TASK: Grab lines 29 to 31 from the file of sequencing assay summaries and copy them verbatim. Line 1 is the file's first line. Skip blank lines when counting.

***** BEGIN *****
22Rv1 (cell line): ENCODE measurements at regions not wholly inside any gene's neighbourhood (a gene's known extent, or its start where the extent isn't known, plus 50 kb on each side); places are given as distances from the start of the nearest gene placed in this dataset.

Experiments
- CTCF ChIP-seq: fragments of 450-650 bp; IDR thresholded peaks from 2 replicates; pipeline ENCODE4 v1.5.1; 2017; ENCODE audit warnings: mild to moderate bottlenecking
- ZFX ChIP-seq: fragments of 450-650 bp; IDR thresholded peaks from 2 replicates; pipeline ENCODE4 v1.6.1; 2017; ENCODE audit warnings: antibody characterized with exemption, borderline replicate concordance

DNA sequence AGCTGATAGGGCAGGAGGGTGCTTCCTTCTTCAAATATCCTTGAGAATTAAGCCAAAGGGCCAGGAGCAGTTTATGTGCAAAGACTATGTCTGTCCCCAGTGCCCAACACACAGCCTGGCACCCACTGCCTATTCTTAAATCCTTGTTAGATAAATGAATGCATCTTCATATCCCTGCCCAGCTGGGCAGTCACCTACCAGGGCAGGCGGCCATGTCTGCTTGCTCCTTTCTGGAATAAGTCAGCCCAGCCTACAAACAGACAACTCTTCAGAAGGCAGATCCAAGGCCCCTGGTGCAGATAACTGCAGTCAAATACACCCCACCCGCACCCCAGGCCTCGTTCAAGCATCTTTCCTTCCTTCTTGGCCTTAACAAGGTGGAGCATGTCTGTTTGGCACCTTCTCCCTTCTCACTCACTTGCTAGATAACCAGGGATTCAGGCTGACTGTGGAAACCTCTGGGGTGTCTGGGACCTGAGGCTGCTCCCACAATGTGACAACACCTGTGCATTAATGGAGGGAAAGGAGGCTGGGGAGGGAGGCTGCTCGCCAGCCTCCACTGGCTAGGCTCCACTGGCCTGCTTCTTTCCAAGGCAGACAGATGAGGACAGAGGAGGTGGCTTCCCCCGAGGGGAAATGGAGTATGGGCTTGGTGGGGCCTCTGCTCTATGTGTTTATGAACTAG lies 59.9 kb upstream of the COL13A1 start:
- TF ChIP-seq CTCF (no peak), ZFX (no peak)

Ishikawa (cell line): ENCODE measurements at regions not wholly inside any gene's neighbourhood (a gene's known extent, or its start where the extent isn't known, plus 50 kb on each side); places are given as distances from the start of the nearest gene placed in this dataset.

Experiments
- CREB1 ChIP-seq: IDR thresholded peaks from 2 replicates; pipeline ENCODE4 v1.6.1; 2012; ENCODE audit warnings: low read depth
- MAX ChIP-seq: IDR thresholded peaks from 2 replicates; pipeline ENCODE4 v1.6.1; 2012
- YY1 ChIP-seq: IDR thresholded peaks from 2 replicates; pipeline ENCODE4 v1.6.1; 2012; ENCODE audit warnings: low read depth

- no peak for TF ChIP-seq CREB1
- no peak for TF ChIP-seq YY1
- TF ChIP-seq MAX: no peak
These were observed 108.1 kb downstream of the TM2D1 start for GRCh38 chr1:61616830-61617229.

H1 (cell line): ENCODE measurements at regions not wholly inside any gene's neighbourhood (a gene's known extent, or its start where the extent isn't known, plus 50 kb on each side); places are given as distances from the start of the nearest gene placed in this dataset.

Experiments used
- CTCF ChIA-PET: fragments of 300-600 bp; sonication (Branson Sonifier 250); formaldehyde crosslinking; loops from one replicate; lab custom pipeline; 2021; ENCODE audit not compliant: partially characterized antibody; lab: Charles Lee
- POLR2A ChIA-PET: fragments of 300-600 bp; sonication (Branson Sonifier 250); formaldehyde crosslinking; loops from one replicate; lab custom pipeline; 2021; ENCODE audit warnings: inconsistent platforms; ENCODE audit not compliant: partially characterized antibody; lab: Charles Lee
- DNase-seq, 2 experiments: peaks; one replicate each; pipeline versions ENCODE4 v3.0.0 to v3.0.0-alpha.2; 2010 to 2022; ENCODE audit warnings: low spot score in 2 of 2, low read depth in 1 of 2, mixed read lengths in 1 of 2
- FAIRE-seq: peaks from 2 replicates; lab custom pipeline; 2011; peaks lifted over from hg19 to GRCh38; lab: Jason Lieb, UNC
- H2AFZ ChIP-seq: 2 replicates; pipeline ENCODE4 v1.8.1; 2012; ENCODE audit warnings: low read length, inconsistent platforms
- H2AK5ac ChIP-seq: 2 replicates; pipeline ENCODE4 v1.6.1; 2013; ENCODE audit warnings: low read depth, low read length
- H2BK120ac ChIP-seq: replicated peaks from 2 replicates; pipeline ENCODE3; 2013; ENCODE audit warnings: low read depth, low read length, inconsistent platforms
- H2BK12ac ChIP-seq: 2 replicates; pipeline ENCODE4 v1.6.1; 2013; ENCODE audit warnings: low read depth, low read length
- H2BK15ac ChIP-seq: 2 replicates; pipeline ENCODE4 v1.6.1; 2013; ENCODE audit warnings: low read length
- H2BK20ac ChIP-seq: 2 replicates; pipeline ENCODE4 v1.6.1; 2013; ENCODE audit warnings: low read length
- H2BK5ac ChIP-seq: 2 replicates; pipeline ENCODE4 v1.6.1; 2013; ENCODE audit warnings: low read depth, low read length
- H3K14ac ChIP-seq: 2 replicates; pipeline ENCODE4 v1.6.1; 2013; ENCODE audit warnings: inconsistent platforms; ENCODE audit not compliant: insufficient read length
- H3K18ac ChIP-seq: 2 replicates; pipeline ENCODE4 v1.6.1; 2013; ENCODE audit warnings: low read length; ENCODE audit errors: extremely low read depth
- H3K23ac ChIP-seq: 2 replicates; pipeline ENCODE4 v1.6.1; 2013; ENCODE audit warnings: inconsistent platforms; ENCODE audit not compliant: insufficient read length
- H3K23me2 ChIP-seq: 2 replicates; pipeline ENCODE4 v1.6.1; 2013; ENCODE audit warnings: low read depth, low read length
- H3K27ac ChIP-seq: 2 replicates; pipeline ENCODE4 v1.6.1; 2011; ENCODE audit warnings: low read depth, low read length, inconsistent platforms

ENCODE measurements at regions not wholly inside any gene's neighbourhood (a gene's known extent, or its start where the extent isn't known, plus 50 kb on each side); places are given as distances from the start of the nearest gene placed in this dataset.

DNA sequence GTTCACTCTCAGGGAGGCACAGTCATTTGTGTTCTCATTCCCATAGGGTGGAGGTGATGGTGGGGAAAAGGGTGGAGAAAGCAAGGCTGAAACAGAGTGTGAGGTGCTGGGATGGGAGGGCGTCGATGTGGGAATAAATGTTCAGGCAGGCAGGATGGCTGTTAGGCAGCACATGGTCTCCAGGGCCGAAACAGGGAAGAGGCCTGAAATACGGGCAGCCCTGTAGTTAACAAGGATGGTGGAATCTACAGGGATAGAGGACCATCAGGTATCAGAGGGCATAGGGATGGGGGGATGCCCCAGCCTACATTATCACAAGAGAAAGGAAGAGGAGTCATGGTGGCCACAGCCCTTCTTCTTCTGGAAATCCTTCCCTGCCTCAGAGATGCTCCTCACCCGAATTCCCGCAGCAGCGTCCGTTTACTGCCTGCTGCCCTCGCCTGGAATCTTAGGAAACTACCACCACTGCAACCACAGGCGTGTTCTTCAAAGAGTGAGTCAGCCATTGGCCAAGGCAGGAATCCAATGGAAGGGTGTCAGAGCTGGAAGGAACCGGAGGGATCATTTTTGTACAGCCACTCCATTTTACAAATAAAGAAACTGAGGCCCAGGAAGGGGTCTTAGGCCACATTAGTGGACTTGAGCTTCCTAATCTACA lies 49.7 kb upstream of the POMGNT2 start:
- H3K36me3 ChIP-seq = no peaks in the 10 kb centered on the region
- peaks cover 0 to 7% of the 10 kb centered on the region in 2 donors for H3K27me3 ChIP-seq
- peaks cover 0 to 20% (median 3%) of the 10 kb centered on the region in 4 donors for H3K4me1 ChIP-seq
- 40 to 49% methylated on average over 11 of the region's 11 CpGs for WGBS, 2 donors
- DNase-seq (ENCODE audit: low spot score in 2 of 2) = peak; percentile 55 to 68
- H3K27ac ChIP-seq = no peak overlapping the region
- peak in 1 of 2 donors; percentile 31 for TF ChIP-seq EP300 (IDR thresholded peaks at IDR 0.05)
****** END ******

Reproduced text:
- H3K14ac ChIP-seq: 2 replicates; pipeline ENCODE4 v1.6.1; 2013; ENCODE audit warnings: inconsistent platforms; ENCODE audit not compliant: insufficient read length
- H3K18ac ChIP-seq: 2 replicates; pipeline ENCODE4 v1.6.1; 2013; ENCODE audit warnings: low read length; ENCODE audit errors: extremely low read depth
- H3K23ac ChIP-seq: 2 replicates; pipeline ENCODE4 v1.6.1; 2013; ENCODE audit warnings: inconsistent platforms; ENCODE audit not compliant: insufficient read length